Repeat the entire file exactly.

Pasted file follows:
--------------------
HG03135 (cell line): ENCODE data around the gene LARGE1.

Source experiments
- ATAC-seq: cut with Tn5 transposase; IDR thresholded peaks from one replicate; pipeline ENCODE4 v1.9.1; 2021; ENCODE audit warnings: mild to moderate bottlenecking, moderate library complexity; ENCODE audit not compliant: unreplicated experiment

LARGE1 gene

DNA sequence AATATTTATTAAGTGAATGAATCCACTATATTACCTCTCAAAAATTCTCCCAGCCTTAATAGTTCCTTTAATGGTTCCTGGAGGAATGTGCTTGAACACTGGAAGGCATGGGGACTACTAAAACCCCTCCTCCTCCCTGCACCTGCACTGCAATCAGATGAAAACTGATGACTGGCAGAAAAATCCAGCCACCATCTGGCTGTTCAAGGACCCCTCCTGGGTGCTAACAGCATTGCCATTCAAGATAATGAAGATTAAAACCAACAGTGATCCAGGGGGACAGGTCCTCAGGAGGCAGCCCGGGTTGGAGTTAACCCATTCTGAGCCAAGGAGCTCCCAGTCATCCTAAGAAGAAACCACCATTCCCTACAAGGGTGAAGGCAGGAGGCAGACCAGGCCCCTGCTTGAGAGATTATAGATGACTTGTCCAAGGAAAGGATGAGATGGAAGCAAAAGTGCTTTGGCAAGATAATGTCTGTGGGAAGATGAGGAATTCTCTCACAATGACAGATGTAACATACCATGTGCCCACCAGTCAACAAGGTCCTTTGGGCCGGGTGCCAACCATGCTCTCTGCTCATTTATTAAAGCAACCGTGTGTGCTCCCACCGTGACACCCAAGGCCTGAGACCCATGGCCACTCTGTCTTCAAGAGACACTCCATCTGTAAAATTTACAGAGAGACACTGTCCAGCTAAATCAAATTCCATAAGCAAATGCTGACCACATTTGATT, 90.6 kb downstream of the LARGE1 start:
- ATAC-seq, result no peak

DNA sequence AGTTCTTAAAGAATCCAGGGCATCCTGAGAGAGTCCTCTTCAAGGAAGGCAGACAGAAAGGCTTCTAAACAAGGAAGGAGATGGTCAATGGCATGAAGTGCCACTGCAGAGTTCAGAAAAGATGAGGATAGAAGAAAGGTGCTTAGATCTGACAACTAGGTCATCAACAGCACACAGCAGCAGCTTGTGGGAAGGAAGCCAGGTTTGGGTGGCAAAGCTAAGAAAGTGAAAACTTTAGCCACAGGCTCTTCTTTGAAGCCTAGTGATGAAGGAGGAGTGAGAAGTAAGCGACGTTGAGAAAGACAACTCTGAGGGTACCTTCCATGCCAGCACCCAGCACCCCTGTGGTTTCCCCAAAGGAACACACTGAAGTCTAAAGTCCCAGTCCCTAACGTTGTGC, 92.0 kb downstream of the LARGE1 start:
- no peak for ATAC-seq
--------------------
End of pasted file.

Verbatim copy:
HG03135 (cell line): ENCODE data around the gene LARGE1.

Source experiments
- ATAC-seq: cut with Tn5 transposase; IDR thresholded peaks from one replicate; pipeline ENCODE4 v1.9.1; 2021; ENCODE audit warnings: mild to moderate bottlenecking, moderate library complexity; ENCODE audit not compliant: unreplicated experiment

LARGE1 gene

DNA sequence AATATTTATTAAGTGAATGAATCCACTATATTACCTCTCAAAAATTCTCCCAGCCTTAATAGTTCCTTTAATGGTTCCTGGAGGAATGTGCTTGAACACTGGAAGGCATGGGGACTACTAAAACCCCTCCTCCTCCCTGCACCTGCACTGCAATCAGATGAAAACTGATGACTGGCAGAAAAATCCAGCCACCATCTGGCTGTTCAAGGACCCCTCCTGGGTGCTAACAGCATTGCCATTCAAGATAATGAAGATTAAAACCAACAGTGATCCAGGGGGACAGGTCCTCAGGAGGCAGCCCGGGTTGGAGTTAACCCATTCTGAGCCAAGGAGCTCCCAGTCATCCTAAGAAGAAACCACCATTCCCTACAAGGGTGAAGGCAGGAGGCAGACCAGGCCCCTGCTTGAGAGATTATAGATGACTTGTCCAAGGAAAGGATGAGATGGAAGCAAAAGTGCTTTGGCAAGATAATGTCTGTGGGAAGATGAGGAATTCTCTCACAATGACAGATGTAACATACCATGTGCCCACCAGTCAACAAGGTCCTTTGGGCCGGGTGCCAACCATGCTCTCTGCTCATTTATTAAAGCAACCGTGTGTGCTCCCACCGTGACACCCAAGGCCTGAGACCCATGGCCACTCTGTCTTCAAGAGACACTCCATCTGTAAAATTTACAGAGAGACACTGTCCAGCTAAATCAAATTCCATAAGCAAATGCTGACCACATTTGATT, 90.6 kb downstream of the LARGE1 start:
- ATAC-seq, result no peak

DNA sequence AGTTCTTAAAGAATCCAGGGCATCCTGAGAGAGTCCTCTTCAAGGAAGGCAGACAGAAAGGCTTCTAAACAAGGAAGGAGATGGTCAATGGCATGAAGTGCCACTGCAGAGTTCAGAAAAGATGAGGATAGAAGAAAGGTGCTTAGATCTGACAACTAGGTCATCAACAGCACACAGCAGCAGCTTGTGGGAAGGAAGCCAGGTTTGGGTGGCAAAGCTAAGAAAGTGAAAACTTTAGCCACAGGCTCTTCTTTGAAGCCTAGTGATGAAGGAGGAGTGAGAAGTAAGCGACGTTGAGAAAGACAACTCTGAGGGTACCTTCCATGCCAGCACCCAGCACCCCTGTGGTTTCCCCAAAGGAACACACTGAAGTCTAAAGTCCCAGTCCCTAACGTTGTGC, 92.0 kb downstream of the LARGE1 start:
- no peak for ATAC-seq